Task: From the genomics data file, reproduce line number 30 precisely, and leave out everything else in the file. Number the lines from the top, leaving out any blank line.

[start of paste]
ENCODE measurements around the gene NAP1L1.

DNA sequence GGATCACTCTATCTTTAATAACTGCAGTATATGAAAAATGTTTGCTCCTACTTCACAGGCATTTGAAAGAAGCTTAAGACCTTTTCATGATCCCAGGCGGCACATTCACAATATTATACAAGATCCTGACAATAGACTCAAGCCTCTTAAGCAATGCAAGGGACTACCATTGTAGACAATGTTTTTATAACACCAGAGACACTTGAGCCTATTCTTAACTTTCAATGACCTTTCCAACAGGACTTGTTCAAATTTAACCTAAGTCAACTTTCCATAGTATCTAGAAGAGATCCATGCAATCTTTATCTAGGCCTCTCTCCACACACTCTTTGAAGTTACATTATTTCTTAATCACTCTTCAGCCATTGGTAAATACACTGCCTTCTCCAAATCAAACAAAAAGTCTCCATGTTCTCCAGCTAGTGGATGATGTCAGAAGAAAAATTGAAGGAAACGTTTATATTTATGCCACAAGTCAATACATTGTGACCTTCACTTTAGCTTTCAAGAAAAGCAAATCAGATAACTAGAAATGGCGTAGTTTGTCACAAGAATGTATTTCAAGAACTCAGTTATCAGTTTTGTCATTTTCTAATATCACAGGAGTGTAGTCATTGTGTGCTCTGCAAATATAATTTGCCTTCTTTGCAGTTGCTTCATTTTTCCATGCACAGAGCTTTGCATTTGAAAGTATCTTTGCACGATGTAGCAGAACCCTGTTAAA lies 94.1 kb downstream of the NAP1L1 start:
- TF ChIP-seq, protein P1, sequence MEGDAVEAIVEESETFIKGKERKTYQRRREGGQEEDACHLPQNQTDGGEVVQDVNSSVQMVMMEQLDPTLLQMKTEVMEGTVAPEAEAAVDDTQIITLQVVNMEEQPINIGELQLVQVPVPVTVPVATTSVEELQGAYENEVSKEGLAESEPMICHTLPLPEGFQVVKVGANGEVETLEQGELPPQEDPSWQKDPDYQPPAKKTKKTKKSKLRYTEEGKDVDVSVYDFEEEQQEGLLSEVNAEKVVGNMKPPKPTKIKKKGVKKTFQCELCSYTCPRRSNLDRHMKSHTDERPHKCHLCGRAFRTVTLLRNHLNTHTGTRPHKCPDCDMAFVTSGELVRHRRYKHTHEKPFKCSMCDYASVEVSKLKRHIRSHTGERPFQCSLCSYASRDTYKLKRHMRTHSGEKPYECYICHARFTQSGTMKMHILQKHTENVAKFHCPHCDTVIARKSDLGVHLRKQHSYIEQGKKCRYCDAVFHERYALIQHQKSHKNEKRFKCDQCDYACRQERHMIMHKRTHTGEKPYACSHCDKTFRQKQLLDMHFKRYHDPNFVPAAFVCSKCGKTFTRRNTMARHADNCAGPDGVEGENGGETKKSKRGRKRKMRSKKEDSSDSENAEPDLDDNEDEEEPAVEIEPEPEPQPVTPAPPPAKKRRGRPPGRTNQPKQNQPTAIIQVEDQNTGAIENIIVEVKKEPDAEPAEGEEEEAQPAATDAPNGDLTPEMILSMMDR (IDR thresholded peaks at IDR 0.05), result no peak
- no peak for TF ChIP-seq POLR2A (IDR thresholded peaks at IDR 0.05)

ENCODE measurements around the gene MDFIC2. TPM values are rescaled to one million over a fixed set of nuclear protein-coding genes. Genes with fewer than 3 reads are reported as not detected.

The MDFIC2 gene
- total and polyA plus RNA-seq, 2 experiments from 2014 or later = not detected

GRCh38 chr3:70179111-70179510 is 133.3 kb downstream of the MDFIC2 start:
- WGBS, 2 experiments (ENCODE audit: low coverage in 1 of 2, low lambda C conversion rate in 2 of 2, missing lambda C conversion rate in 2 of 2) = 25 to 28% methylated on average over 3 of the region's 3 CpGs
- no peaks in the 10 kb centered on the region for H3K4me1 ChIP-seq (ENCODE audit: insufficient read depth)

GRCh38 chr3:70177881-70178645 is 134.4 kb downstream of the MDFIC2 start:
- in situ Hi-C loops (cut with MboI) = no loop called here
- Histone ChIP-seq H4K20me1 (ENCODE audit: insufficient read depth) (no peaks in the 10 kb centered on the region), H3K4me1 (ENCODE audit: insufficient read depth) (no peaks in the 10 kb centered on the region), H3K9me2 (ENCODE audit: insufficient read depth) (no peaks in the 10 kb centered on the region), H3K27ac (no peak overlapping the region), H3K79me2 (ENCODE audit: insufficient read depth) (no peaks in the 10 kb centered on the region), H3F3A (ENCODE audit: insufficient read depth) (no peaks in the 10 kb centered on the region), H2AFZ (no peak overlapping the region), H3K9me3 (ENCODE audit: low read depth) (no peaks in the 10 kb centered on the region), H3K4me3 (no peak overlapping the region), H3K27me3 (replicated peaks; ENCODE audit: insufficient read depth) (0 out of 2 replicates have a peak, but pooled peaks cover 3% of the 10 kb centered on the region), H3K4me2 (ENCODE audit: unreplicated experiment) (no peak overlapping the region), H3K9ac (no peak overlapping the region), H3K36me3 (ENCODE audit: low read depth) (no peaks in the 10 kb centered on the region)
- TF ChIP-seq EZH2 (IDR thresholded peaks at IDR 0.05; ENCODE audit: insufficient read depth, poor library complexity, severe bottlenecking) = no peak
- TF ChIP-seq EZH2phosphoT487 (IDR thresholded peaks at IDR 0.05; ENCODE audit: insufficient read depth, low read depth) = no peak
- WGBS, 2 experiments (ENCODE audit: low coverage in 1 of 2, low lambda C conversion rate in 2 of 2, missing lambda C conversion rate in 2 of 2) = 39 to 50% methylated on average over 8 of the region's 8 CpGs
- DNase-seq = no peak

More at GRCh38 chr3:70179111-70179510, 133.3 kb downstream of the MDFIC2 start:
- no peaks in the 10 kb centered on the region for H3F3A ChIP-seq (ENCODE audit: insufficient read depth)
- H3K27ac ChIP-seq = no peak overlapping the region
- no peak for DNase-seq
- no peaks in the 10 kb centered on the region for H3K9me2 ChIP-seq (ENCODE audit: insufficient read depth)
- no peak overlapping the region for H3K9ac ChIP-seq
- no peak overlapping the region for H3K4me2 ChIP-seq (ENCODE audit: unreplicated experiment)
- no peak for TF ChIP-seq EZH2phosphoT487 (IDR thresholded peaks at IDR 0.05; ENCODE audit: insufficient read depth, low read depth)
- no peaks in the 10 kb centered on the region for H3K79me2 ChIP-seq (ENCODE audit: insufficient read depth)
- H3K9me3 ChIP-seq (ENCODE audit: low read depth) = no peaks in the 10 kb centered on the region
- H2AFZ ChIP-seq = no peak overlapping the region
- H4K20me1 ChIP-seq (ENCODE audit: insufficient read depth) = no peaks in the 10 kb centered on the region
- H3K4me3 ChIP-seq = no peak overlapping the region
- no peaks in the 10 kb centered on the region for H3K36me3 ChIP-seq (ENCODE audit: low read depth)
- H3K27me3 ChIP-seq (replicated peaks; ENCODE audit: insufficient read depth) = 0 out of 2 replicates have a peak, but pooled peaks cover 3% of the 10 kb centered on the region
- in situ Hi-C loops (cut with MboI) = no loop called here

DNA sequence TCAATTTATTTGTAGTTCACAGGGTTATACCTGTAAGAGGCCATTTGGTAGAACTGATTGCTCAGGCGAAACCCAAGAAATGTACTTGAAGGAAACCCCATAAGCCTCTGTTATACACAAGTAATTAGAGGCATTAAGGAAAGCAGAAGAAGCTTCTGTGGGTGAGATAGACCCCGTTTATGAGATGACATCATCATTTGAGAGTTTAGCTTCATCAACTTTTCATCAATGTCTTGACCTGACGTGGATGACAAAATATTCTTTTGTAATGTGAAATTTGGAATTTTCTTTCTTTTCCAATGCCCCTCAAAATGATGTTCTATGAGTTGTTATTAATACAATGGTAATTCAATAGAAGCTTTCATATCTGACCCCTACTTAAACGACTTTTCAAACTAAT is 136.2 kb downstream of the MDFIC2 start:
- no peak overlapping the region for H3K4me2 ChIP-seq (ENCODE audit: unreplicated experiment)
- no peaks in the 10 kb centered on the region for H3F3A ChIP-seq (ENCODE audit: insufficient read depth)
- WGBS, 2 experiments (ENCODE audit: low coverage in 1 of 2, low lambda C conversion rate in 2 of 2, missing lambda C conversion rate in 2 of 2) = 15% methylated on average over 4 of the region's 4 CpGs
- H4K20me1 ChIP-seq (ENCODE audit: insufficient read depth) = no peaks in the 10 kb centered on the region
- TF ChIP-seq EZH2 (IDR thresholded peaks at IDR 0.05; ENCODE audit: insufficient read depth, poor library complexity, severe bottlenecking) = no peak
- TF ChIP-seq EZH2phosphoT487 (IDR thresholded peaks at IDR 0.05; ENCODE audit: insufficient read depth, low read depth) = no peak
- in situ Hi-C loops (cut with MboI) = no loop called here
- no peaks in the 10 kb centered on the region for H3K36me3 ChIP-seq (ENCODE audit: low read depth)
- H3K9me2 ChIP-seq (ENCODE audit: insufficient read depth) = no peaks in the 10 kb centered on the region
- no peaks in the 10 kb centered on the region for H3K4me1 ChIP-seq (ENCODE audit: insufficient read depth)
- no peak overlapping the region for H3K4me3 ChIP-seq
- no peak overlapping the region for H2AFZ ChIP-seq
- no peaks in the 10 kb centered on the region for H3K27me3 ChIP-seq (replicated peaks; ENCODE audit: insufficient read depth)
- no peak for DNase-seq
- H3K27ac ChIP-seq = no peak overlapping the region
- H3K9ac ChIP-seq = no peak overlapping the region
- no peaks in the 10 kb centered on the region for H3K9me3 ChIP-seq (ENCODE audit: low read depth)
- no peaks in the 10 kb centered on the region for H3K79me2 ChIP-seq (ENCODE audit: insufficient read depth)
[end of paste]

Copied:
- H3K4me3 ChIP-seq = no peak overlapping the region